- The stock market is delicately balanced between bullish sentiment and bearish gloom.
- Goldman Sachs has laid out what the S&P 500 is likely to do in two possible situations.
- The bank has also named some stocks you should buy, whichever scenario comes true.
The stock market is delicately balanced between bullish sentiment and some gloomy bear market scenarios as we head toward the final quarter of 2022.
The bull case broadly states that June saw the cycle low for the S&P 500 at 3667 as fear over inflation and Federal Reserve rate rises hit a peak. With the US CPI appearing to have topped at 9% in July, there’s reason to believe the end of the bear market is close.
On the other side is the argument that there is another leg lower to come as investors panic at the persistence of high inflation and as the Fed hikes rates more aggressively than earlier forecast. The bears say this could be compounded by weakening in the jobs market, which has held up very well until now.
With these two very different but plausible scenarios, it makes a lot of sense for analysts and strategists to model for different situations when trying to produce stock market forecasts.
This is exactly what the equity strategy team headed up by David Kostin at Goldman Sachs has done. They have made new forecasts for the S&P 500 and company earnings based on both a base-case scenario and a bearish recession scenario.
It is important to keep in mind that a base scenario is the one considered likely to be correct, therefore Goldman believes on the balance of probability a deep recession can be avoided and we will see the hoped-for soft landing over the coming months.
As shown here, the base scenario’s forecast for the S&P 500 at year-end is 4300, while the recession scenario forecast is a deep new low at 3150.
Kostin and colleagues also laid out how US economic growth, S&P 500 earnings per share, and Treasury yields are likely to shake out in 2023 under both scenarios.
There is a particularly stark difference in the earnings forecast, with the base scenario seeing S&P 500 earnings per share growth of 3% next year and the recession scenario causing a dramatic 11% earning fall across the index.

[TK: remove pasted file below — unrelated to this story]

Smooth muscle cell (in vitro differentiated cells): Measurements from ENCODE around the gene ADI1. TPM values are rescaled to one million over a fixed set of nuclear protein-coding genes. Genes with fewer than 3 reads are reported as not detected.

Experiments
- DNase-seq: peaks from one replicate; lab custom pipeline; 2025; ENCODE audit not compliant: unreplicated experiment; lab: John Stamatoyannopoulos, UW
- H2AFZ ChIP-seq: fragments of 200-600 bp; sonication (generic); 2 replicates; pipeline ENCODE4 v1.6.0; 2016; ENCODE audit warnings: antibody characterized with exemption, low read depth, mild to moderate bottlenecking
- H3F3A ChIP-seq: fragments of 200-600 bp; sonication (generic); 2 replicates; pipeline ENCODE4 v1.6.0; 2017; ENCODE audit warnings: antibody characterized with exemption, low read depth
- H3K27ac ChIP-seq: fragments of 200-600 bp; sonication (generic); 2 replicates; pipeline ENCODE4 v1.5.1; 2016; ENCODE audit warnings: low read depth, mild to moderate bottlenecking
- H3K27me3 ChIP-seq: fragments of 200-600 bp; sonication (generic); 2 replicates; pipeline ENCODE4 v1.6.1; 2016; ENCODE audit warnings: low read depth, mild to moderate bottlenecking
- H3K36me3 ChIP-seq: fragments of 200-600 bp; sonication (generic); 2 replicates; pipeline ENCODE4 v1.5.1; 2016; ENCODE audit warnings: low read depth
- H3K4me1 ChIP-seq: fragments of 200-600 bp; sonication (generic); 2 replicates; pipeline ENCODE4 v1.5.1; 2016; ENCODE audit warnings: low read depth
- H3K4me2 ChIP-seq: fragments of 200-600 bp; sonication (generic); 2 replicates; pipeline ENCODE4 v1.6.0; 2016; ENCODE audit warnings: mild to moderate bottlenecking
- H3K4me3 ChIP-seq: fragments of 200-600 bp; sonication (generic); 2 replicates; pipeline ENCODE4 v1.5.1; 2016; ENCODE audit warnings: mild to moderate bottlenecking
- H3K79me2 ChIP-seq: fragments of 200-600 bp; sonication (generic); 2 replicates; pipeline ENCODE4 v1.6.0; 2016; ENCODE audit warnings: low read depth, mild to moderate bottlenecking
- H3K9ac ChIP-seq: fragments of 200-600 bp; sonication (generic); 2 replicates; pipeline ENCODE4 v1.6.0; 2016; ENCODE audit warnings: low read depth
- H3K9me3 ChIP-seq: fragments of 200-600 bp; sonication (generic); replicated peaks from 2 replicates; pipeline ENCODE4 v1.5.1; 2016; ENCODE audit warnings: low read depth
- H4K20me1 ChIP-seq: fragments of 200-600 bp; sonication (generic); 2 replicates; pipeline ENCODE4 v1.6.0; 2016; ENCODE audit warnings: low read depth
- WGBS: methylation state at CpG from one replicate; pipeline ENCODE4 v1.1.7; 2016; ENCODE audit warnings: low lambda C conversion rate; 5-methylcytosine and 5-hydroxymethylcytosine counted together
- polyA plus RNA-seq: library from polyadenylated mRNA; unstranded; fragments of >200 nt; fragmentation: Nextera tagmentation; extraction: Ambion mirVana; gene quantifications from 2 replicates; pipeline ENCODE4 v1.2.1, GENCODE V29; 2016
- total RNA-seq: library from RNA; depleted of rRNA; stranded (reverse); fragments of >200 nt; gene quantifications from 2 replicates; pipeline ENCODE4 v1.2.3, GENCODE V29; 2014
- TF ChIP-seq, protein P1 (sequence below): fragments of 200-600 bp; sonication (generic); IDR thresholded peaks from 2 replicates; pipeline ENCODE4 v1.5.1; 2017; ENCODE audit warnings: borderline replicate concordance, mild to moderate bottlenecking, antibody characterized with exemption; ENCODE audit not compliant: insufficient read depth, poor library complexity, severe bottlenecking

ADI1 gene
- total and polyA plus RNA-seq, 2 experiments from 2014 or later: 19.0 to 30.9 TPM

Economic growth will be in a very different place in each of the outcomes of course. In the base case Goldman has US GDP growth at 1.2% in 2023, while in the recession scenario there would be a contraction in GDP of 1% over the full year.
Ten-year Treasury yields should hit 3.3% in nominal terms and 0.5% in real terms under Goldman’s base scenario. Under the recession scenario, Goldman sees yields at 2% in nominal terms and negative 0.5% in real terms. Clearly, investors will need to take very different actions depending on which of these scenarios plays out.
Goldman has three broad investment picks for the base scenario of a soft landing. Firstly, the bank says investors should target the quality end of the stock market. These are the companies which have the strongest balance sheets, stable sales growth, high return on equity and low earnings deviation. Examples include Alphabet, Comcast, and T- Mobile.
Second, Goldman tips ‘under-owned value stocks.’ These are the S&P 500 value stocks that mutual funds are most underweight according to Goldman analysis. This group includes Pfizer, AT&T, and Ford Motor.
The third string tipped by the bank for its base scenario is stocks on its ‘Hedge Fund VIP list.’ These are the stocks that “matter most” to the performance of long/short hedge funds. The include Amazon, Meta Platforms, and Visa.
In the recession scenario, Goldman’s recommendations are different. It says investors should focus first on what it calls stable growth stocks. These are companies in the Russell 1000 which have the most consistent 10 year earnings growth. They include Sirius XM, Omnicom Group, Warner Bros Discovery, Domino’s Pizza, AutoZone, and Home Depot.
Secondly, Goldman tips strong dividend payers to be a good buy in a recession. Examples here are Lumen Technologies, Verizon Communications, Interpublic Group and Best Buy, Whirlpool Corporation, and Tapestry.
The third recession scenario tip from Kostin and co. is to sell — or short — companies which are burning cash and may need to raise new money soon. Many of these can be found in the pharma and biotech sectors. Goldman’s examples here include Phathom Pharmaceuticals, Agios Pharmaceuticals, and TG Therapeutics.
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